A Second World War veteran, who witnessed the aftermath of the fatal Leighton Buzzard train derailment in 1931, has died.
Don Green, of Tyrells Road, Stoke Hammond, passed away at Milton Keynes Hospital on Christmas Day, just a few days before his 91st birthday.
Don was born in Mentmore, in 1922. He spent his early years in Mentmore and then Soulbury, where, for a short time his mother had a sweet shop in their house at the bottom of Chapel Hill.
She also worked at Liscombe Park and Don spoke bitterly of once seeing his mother on her hands and knees scrubbing the stone floor of an endless corridor in the big house.
His father, a veteran of the First World War and holder of the Military Medal for bravery in the field, worked as a painter and decorator.
As a youngster, Don, regularly travelled from Soulbury to Leighton Buzzard with his mother and on one occasion, at the age of nine, he witnessed the immediate aftermath of the derailment of the Royal Scot at Leighton Buzzard station. Six people were killed and he remembered seeing the bodies lined up along the verge.
Don left school to become an apprentice brick layer in Leighton Buzzard.
When war broke out he and his friend set off for the Royal Air Force recruitment office to sign up for duty.
They were both rejected so decided to wait until they were called up. He didn’t wait too long and was drafted into the Bedfordshire and Hertfordshire Regiment – Second Ba alion, which was part of the Fourth Infantry Division.
By spring of 1944 he was in Naples and deeply shocked by the sight of starving barefoot children and the general living conditions of the Italians but almost straight away he was taken off to the frontline at Monte Cassino. There the situation was stalemate; after several major battles the troops were dug in, the town was totally destroyed and the monastery overlooking the town had been turned into a German rubble fortress thanks to its obliteration by American bombers.
The bombing continued during the nights and Don’s position was so close to the German line that in the mornings he would see them come out of their foxholes amongst the ruins of the monastery and shake the dust out of their blankets.
In May, Don and others were taken out of the line and trained up for a special operation involving the crossing of the torrential Rapido River in small boats. The river was a major obstacle because of the ferocity of the water coming off the mountains and had already claimed the lives of many Americans who had attempted the crossing earlier in the year.
The final battle started at 1pmon May 11 with a massive Allied bombardment of over 1,600 heavy artillery guns. For Don and his Beds and Herts colleagues this was the signal to get in the boats and attempt the crossing. He made it but many of the others didn’t. The troops were fully kitted out for war and if a boat was capsized, as many of them were, there was no hope for the occupants and Don watched many go under.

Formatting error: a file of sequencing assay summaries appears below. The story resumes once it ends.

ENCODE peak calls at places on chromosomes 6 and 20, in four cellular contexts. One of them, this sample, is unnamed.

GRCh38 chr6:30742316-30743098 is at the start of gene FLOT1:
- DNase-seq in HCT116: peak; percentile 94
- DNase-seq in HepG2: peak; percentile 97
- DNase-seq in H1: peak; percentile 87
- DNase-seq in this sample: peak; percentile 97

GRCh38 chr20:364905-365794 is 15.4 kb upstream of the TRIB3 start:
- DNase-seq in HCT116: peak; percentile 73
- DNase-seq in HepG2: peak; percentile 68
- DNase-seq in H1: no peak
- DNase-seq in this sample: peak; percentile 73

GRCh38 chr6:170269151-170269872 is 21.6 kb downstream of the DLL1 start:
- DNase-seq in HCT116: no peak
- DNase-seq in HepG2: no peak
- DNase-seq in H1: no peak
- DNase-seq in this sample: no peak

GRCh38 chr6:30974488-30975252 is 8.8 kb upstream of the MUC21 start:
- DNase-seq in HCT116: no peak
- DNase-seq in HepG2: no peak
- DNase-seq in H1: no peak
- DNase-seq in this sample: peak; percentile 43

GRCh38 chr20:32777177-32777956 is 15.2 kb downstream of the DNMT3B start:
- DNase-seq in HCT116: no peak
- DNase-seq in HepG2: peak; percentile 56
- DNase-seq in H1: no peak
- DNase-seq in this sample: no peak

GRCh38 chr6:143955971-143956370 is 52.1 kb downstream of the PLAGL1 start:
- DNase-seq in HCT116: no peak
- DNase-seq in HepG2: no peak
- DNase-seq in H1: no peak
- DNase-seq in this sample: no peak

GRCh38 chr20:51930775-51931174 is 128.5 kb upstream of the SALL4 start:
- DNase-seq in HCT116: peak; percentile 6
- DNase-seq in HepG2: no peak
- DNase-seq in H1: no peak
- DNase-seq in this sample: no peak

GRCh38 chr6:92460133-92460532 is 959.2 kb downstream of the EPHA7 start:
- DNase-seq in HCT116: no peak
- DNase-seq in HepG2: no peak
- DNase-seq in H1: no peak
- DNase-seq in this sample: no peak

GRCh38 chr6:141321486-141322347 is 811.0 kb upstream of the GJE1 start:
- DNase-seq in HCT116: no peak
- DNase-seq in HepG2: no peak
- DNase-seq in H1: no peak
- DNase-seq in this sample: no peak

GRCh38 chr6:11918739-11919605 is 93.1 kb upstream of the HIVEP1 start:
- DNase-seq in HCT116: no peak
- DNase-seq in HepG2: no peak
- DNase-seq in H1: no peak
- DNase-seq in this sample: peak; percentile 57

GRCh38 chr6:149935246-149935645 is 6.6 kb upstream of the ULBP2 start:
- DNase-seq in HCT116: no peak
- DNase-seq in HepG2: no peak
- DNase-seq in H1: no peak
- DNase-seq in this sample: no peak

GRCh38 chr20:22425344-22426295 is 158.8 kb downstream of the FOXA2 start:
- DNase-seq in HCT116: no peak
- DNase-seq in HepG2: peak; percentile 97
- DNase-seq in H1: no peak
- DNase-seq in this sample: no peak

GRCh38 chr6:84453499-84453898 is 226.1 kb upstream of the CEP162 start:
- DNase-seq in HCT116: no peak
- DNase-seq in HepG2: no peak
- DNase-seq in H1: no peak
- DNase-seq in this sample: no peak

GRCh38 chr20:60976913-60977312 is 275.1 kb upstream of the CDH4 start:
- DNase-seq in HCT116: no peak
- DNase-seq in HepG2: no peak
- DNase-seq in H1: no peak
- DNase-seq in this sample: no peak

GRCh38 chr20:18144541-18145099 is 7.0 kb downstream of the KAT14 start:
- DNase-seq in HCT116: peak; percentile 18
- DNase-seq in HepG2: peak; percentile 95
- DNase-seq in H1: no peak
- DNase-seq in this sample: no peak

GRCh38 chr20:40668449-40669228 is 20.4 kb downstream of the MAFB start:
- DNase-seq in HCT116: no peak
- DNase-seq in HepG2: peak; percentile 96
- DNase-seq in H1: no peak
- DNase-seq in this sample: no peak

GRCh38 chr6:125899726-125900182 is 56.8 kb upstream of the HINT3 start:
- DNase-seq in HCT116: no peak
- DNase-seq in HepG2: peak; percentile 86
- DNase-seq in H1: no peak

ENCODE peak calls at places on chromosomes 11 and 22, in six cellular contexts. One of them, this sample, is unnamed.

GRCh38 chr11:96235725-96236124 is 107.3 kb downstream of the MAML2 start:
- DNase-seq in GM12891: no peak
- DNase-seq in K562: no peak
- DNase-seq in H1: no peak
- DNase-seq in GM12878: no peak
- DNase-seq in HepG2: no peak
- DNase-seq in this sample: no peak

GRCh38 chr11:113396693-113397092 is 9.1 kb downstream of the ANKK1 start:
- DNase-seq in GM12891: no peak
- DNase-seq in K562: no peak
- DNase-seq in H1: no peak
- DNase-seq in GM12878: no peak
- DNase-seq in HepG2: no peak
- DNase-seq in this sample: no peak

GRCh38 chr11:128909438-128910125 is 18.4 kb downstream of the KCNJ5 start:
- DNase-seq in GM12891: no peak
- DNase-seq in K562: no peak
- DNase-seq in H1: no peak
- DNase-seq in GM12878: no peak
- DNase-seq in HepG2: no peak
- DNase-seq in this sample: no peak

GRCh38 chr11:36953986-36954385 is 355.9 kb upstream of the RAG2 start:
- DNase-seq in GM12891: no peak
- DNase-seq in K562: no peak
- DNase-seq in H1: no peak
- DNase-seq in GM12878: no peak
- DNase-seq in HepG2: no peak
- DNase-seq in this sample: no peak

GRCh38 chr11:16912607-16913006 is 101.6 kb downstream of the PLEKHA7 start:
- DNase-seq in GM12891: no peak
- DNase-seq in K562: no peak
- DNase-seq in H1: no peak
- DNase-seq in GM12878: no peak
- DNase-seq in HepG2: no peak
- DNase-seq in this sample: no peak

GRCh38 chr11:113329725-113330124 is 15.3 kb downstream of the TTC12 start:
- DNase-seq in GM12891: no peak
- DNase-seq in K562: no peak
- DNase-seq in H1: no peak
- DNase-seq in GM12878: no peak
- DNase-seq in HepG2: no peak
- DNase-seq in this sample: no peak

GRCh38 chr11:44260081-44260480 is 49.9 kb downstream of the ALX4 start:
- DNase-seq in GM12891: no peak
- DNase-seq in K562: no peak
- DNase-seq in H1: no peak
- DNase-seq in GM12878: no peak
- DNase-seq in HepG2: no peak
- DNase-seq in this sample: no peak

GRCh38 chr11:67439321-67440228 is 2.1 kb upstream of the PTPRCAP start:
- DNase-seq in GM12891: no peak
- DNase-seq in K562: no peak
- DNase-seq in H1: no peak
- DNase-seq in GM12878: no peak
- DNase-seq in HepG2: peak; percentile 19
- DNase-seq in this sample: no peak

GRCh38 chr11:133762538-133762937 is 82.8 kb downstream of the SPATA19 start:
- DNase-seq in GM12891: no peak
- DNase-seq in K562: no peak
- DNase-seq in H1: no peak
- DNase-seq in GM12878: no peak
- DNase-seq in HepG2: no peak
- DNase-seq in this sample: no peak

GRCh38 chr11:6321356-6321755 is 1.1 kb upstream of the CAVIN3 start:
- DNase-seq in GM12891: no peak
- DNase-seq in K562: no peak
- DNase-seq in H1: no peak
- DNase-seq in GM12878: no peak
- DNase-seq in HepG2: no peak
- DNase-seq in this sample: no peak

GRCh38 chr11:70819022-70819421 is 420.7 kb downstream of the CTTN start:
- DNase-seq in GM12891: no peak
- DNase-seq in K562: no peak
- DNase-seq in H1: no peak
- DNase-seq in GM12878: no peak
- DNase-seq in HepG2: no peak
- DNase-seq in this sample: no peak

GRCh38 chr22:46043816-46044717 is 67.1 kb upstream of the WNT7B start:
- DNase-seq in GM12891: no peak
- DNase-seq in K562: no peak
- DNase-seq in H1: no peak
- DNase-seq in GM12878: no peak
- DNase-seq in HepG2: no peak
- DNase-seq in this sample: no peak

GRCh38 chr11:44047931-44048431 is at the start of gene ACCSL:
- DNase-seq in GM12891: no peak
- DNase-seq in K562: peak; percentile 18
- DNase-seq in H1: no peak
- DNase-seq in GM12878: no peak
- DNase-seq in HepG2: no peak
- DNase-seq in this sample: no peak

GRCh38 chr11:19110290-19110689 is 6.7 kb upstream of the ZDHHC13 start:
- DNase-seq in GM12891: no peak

At some point during the week-long battle, Don was hit and wounded. He was taken to the temporary hospital at the Palace of Caserta and treated for a bullet wound in the leg.
After recovering he had a few days leave in Rome, the city he had helped to liberate, and then he was back to the frontline moving north through Italy. Once again he was wounded and again returned to the front line.
Just before Christmas 1944, Don was sent to Greece to take part in stabilising the liberation there but the situation deteriorated into civil war. When the war ended in 1945 he was still in Greece and the civil war kept Don in the thick of it until he was discharged in 1948.
At some point during his time in the army, Don, had trained as a driver and got himself a driving license.
With it he was able to get work as a lorry driver when he was demobbed working for haulage companies in Leighton Buzzard – Biggs’ and Foundry Equipment, amongst others.
In 1950 he married Eileen and moved to Stoke Hammond. They had two sons – Stephen and Trevor, and spent 60 happy years together.
In 2010, Don and Eileen celebrated 60 years of married life together, but the following year Eileen died.
In December 2012, Don celebrated his 90th birthday and was was treated to a night in the Grand Hotel, Brighton with a room overlooking the sea.
Trevor said: “He always put himself out to help people by offering his time or his tools. He liked to laugh and make others laugh – and was quite happy to make a fool of himself to achieve a smile.
“His motivation in life was his family and the highlights of every year were Christmas and the summer holidays at the seaside, and later, travelling in the UK and on the continent in the campervan – Eileen at his side. Their trips to France and Italy were very special to both of them.
“He never made it back to the battlefields to pay his respects to his comrades or to see the rebuilt monastery of Monte Cassino.”